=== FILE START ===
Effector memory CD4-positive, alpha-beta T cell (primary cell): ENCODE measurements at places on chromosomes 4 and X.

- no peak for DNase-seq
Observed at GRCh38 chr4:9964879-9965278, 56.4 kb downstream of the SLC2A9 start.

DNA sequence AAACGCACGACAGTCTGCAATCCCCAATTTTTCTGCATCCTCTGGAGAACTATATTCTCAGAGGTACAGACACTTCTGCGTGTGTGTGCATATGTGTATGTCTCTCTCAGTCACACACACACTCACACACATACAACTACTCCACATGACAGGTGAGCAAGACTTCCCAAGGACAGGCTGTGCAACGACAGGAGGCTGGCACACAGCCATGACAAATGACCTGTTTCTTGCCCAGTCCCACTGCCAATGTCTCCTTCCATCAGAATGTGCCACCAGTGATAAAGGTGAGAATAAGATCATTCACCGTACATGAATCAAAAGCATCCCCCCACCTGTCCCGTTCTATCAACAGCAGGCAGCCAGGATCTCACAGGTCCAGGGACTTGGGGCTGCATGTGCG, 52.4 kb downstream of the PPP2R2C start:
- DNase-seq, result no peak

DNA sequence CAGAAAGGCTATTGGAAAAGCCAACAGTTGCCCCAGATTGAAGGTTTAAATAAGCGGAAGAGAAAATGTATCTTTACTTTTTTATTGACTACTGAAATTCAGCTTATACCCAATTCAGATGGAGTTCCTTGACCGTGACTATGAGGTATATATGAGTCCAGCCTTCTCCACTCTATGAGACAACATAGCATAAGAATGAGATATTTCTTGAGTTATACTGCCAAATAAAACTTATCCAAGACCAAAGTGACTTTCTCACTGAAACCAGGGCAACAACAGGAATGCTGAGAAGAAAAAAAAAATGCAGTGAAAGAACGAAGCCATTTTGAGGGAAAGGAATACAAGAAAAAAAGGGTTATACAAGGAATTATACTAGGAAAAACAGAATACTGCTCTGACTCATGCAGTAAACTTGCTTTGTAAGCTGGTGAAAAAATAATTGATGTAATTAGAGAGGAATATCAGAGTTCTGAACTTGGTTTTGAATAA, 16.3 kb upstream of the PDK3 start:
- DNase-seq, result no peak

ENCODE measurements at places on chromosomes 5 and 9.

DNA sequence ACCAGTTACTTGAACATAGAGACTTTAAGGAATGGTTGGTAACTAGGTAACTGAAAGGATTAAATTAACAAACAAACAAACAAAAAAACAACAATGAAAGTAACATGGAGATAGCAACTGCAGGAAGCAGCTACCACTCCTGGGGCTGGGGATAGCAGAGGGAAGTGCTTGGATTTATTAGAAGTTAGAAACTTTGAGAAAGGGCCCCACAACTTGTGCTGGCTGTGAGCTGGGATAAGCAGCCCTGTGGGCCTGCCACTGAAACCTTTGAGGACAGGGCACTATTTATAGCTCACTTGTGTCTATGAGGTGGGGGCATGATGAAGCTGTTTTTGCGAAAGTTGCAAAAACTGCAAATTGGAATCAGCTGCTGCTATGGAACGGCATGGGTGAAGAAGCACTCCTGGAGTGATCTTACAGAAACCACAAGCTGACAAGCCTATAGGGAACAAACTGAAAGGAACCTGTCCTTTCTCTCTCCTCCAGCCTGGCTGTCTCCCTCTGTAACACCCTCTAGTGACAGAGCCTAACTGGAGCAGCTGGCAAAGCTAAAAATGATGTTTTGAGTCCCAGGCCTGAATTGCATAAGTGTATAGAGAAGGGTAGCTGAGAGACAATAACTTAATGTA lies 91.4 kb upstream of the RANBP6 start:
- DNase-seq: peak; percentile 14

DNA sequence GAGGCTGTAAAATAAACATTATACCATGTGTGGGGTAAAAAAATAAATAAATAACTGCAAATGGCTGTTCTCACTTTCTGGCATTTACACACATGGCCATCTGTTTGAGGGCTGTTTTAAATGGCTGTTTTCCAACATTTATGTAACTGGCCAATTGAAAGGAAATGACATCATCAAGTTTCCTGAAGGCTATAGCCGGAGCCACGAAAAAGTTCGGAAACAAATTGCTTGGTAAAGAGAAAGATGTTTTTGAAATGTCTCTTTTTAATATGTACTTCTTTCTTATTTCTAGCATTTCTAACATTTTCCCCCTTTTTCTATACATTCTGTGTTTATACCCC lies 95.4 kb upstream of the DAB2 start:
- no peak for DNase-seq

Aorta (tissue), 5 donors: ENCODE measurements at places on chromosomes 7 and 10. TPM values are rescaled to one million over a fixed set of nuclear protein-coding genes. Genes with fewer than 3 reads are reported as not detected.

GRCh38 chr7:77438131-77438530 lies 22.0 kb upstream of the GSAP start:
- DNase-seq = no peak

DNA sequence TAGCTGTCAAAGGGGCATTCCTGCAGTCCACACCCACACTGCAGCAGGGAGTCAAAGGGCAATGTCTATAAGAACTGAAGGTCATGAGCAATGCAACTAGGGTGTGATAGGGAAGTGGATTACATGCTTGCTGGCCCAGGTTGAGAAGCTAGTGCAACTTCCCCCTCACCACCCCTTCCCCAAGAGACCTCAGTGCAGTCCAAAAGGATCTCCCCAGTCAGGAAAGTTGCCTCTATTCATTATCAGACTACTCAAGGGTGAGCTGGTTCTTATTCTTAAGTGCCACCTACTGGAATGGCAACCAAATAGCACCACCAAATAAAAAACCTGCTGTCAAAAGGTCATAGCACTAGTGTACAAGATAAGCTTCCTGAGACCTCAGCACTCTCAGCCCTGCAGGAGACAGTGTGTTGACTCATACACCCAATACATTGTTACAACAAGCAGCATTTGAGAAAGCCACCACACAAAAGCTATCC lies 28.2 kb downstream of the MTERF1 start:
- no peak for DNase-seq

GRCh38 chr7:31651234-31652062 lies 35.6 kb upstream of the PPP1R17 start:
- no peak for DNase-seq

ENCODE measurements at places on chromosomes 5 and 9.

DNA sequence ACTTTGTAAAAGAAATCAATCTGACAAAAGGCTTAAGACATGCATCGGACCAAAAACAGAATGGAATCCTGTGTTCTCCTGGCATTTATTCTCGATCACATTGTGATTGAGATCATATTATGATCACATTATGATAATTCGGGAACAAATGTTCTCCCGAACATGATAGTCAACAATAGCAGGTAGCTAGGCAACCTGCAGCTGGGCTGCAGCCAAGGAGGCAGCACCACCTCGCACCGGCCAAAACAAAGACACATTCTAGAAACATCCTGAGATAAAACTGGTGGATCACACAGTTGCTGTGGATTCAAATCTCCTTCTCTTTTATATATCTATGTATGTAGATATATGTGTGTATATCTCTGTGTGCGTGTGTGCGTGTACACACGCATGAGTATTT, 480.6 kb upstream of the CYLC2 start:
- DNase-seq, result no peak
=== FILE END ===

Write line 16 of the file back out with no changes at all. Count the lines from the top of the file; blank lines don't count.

DNA sequence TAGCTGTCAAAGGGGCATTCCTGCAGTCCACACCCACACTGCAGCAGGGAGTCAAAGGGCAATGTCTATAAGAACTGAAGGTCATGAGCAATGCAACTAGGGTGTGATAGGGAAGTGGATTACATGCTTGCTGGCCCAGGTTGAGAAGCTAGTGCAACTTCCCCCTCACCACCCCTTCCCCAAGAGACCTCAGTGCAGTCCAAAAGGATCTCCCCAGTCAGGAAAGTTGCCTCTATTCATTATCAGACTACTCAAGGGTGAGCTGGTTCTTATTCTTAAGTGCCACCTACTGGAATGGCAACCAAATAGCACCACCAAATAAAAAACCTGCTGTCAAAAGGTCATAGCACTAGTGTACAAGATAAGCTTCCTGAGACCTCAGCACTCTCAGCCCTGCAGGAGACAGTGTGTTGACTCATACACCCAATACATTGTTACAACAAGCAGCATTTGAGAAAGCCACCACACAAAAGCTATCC lies 28.2 kb downstream of the MTERF1 start: